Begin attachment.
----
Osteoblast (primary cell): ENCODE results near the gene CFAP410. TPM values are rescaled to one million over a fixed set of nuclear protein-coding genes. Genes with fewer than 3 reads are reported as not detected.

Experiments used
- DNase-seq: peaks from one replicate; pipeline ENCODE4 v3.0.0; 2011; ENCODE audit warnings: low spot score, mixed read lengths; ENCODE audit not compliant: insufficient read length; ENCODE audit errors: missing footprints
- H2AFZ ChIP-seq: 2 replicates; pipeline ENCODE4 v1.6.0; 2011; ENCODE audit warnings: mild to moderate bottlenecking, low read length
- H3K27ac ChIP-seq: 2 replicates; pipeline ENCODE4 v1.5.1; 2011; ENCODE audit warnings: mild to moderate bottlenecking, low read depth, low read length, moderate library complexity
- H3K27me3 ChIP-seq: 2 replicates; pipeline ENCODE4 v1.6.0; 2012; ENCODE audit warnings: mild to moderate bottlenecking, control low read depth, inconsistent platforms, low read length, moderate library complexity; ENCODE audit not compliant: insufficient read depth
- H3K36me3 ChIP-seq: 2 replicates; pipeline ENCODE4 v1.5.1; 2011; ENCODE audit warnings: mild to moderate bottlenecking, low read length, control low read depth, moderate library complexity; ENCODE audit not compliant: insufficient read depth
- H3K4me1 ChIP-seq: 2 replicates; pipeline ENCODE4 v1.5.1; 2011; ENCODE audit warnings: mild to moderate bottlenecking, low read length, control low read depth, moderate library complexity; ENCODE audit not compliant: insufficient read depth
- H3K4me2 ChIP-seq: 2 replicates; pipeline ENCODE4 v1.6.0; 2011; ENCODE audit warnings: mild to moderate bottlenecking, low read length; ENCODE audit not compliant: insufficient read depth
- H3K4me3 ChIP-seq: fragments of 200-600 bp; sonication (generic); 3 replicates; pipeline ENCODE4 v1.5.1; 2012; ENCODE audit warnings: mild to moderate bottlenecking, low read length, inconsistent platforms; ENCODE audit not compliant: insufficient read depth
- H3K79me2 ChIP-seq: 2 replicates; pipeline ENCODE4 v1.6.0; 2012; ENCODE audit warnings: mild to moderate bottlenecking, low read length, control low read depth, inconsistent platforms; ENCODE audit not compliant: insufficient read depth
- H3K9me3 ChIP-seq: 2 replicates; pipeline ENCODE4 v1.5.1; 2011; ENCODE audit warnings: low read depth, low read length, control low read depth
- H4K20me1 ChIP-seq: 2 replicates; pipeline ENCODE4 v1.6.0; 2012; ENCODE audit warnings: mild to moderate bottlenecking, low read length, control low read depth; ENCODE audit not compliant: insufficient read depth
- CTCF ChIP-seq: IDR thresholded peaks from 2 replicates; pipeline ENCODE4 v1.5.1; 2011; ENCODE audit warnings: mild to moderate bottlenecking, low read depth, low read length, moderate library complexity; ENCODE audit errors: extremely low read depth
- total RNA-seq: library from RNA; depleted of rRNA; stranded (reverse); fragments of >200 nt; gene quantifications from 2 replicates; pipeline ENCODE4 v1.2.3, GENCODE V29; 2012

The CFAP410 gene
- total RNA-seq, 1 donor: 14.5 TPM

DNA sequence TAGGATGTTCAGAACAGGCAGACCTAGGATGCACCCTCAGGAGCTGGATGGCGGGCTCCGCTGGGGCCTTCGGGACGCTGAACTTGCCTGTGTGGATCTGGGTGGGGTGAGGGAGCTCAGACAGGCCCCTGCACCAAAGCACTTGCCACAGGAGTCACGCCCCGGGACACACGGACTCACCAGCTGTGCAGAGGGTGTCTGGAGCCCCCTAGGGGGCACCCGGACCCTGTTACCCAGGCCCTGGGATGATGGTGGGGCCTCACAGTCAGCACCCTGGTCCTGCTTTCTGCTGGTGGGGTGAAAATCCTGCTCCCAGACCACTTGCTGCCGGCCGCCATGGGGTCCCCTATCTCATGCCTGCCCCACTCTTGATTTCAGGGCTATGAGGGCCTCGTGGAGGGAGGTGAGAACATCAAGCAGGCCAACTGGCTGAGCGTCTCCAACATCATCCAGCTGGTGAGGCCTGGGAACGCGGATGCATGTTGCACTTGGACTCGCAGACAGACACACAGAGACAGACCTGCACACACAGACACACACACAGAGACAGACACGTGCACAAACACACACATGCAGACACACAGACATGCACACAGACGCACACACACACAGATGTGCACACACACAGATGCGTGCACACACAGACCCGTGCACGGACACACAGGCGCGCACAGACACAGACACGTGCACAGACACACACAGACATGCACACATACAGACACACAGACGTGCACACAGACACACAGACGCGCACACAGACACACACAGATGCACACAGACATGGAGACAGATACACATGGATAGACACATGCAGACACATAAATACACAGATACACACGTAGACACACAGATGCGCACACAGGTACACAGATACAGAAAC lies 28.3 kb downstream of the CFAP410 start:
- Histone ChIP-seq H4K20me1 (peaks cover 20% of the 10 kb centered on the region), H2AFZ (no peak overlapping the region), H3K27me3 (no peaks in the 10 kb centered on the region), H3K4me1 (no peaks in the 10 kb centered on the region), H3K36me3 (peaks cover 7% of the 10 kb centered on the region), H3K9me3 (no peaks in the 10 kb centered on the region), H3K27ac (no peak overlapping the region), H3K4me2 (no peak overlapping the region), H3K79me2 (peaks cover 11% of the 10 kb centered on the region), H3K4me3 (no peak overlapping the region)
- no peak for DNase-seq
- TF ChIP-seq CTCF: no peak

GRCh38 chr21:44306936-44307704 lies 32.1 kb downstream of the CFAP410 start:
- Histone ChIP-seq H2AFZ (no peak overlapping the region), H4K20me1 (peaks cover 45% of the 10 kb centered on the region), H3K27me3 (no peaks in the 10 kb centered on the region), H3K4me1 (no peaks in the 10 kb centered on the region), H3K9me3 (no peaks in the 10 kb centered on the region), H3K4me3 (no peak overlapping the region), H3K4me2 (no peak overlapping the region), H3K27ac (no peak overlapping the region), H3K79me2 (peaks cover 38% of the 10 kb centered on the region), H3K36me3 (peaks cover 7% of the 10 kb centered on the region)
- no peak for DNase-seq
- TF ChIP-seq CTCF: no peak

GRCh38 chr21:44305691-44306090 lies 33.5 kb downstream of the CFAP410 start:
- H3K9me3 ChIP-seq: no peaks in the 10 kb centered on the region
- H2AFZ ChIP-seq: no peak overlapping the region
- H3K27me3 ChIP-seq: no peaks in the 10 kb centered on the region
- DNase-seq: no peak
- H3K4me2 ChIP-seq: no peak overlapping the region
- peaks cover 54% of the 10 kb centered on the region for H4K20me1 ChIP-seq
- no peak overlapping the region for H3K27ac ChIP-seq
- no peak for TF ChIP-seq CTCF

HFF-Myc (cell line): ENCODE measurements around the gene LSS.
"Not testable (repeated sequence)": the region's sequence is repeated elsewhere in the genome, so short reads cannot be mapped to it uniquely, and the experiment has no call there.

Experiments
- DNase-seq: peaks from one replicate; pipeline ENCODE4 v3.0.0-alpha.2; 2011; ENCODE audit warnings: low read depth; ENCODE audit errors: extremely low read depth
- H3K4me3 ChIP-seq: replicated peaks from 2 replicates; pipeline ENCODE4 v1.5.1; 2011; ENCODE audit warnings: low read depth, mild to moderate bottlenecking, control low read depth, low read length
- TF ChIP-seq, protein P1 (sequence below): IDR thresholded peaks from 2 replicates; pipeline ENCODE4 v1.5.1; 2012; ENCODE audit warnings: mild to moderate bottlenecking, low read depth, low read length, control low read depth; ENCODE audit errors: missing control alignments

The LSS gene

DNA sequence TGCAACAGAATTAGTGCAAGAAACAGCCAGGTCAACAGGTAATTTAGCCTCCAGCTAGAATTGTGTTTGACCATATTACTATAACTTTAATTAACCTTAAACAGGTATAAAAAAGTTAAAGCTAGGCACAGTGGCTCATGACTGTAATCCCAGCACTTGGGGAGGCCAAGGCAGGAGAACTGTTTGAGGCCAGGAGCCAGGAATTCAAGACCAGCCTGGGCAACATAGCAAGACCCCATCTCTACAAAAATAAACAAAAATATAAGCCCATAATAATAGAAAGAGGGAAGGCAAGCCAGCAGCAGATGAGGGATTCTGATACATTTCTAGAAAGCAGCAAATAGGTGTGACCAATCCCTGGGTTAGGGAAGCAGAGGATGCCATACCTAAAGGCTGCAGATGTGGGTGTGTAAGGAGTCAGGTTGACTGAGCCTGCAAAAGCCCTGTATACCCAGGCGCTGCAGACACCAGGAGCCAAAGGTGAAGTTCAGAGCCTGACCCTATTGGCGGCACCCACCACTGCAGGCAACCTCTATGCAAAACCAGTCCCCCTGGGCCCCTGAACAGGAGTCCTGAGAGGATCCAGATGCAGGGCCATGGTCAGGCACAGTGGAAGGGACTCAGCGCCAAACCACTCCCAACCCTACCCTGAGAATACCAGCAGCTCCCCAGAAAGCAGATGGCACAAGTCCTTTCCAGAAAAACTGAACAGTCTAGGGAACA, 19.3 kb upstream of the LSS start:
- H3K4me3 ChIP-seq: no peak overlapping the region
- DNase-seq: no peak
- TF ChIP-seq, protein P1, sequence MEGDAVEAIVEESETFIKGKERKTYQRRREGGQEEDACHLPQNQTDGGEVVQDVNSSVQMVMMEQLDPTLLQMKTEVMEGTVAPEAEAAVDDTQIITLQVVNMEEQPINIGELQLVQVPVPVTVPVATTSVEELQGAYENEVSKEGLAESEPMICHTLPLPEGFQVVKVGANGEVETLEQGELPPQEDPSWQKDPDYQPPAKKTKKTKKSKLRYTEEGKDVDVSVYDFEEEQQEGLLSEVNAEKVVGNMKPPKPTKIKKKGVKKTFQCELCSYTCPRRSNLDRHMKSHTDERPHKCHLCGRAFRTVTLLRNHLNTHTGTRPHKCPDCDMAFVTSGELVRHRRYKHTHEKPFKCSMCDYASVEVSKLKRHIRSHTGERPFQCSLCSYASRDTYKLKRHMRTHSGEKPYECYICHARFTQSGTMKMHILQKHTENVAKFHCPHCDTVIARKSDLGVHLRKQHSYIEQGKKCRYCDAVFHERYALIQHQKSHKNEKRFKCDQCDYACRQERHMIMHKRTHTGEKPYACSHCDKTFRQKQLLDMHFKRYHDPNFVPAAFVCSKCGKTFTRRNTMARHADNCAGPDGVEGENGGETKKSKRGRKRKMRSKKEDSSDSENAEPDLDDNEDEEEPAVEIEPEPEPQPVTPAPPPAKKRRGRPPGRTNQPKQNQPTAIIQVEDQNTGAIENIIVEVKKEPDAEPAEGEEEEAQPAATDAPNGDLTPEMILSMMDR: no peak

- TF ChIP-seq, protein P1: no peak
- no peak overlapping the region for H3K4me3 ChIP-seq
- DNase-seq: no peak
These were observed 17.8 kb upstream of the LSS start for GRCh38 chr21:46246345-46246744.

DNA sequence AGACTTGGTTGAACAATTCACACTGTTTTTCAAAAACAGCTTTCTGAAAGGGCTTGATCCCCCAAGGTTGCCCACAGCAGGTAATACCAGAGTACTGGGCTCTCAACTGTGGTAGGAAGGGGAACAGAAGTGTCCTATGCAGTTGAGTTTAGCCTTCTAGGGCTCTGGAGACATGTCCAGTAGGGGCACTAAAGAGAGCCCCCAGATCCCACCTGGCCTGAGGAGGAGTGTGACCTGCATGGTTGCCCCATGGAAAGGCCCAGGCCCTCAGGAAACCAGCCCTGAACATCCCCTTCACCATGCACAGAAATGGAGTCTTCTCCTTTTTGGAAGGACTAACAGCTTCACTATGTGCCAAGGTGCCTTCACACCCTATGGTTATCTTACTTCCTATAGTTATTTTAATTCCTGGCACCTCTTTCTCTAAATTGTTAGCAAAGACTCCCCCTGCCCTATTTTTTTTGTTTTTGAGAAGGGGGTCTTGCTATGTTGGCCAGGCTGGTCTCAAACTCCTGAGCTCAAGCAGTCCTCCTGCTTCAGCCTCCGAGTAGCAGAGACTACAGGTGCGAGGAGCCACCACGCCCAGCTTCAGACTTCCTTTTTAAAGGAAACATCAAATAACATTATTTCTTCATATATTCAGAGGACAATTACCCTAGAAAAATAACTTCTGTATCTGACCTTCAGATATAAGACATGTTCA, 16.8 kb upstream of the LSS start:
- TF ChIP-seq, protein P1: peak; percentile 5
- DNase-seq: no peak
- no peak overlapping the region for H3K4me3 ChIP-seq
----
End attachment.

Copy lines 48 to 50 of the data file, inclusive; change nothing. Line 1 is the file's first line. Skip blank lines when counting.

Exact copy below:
- DNase-seq: no peak
These were observed 17.8 kb upstream of the LSS start for GRCh38 chr21:46246345-46246744.

DNA sequence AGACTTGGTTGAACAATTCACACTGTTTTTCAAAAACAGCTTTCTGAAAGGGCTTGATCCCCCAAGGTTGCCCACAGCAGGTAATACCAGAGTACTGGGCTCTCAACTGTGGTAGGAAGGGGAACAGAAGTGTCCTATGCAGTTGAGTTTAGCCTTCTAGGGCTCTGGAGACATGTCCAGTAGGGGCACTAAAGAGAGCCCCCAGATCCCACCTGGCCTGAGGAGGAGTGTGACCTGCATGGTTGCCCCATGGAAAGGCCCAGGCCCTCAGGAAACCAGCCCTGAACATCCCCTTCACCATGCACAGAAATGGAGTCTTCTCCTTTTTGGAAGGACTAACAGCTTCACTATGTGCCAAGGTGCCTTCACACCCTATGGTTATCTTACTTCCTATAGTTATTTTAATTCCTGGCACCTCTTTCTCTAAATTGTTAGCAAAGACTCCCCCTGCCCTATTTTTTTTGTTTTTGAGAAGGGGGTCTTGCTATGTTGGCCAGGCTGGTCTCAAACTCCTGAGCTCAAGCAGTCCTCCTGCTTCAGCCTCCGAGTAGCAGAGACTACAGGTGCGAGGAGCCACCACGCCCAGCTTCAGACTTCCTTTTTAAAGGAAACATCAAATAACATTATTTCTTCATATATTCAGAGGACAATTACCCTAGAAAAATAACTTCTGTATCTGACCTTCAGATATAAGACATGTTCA, 16.8 kb upstream of the LSS start: